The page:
Speaking to your car (and having it respond) is all we dreamed of while watching Knight Rider in the ‘80’s – and now we take it for granted as we cruise down the highway.
Unfortunately, the futuristic capabilities we enjoy have a downside: they open your car to potential cyberattacks.
That’s where ISO 21434 comes in – the standard for cybersecurity for your vehicle.
A little background on ISO
You probably know that ISO, the International Organization for Standardization, is an independent, worldwide, non-governmental body that establishes standards in a wide range of industries.
But did you know it was founded in 1946, has more than 800 technical committees, and has developed over 24,000 standards?
Or that ISO is not an acronym, but a standard, recognizable prefix derived from the Greek isos, meaning “equal.”
ISO works closely with the International Electrotechnical Commission (IEC) on guidelines related to electrotechnical standardization, including ISO 26262. That older standard on automotive functional safety may be familiar, but ISO 21434 has been adapted for a new age of technology.
What is ISO 21434?
Together, ISO and the Society of Automotive Engineers (SAE) co-developed ISO/SAE 21434 “Road vehicles—Cybersecurity engineering,” and released it in 2021. It specifies engineering requirements for cybersecurity risks in the design and development of car electronics. The standard covers cybersecurity governance and structure, secure engineering through a vehicle’s full lifecycle, and post-production security.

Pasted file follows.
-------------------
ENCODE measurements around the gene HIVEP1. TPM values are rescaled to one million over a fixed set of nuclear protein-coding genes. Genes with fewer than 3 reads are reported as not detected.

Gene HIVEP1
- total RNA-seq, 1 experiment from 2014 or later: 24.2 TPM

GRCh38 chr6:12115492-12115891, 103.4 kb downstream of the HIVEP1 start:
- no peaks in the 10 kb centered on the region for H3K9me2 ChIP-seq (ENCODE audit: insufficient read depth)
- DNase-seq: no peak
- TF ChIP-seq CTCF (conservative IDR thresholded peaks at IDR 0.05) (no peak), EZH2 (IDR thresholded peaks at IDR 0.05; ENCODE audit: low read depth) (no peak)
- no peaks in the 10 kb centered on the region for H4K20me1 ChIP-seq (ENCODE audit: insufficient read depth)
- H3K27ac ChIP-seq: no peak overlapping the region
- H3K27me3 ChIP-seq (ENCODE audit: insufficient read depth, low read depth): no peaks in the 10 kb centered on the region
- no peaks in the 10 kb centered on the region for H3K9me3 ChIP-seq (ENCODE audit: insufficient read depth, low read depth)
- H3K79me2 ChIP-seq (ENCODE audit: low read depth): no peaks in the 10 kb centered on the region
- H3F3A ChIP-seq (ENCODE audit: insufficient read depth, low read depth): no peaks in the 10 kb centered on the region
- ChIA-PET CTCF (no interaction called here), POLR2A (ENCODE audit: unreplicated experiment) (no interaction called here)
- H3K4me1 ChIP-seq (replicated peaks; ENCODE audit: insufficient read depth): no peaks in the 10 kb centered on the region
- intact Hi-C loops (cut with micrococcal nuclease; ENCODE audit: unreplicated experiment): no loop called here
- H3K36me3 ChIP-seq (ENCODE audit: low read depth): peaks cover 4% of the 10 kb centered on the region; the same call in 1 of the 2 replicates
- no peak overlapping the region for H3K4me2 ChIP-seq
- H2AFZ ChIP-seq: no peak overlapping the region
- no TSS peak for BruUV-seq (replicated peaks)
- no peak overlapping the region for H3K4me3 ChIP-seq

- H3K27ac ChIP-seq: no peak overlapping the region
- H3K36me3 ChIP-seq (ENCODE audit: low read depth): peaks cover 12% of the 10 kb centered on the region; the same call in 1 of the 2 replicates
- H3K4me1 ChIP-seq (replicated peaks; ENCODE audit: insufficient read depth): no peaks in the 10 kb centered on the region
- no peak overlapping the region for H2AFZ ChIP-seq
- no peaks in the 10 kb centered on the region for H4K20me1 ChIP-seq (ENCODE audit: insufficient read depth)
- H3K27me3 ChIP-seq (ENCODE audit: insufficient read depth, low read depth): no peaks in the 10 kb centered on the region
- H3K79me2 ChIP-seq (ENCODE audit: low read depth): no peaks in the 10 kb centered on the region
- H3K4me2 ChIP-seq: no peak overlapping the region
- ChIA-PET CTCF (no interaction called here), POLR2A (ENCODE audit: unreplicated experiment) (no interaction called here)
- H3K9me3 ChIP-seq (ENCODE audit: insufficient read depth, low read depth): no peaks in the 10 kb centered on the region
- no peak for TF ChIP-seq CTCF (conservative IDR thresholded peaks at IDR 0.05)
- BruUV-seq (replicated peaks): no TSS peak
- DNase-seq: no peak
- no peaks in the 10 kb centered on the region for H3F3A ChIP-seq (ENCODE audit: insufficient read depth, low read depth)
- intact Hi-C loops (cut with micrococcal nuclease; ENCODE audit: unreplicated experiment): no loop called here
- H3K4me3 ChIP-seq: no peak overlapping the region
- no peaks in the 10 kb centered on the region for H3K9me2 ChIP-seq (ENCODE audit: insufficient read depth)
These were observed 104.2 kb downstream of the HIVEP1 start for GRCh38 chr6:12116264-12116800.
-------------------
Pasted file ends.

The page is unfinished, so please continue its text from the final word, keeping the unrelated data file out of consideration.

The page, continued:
From initial design to end-of-life decommissioning, everything related to a vehicle’s electrical and electronic systems’ cybersecurity (including components and interfaces) falls under the purview of ISO 21434. That means each phase of the vehicle’s lifecycle is covered:
- Design and engineering
- Supply chain
- Customer operation
- Maintenance and service
ISO 21434’s lifecycle approach to cybersecurity risk management makes it one of the most comprehensive guidelines relating to vehicle cybersecurity.
Why do we need ISO 21434?
As vehicle designs incorporate multiple interfaces like Bluetooth and LTE, cars have essentially become moving networked computers. And computers are vulnerable to hacking. Upstream Security’s 2020 Global Automotive Cybersecurity Report cited a 605% increase in cybersecurity incidents between 2016 and 2019. That level of escalation means higher risk for property damage and personal injury.
ISO 21434 mitigates cyberattack risk by providing security guidance for developers and manufacturers that cultivates a common language for software security, greater collaboration across the supply chain, and a culture of safety. Ultimately, that means increased protection for consumers.
Next up: What does ISO 21434 mean for developers?
If you want to understand automotive safety standards today, you need to recognize the risks of inadequate cybersecurity. That starts with determining what ISO 21434 means for your business. New Eagle is here to help.
Learn more about why developers need to be up to speed on ISO 21434—and how New Eagle can assist—in our next post, Why ISO Should Matter to Developers!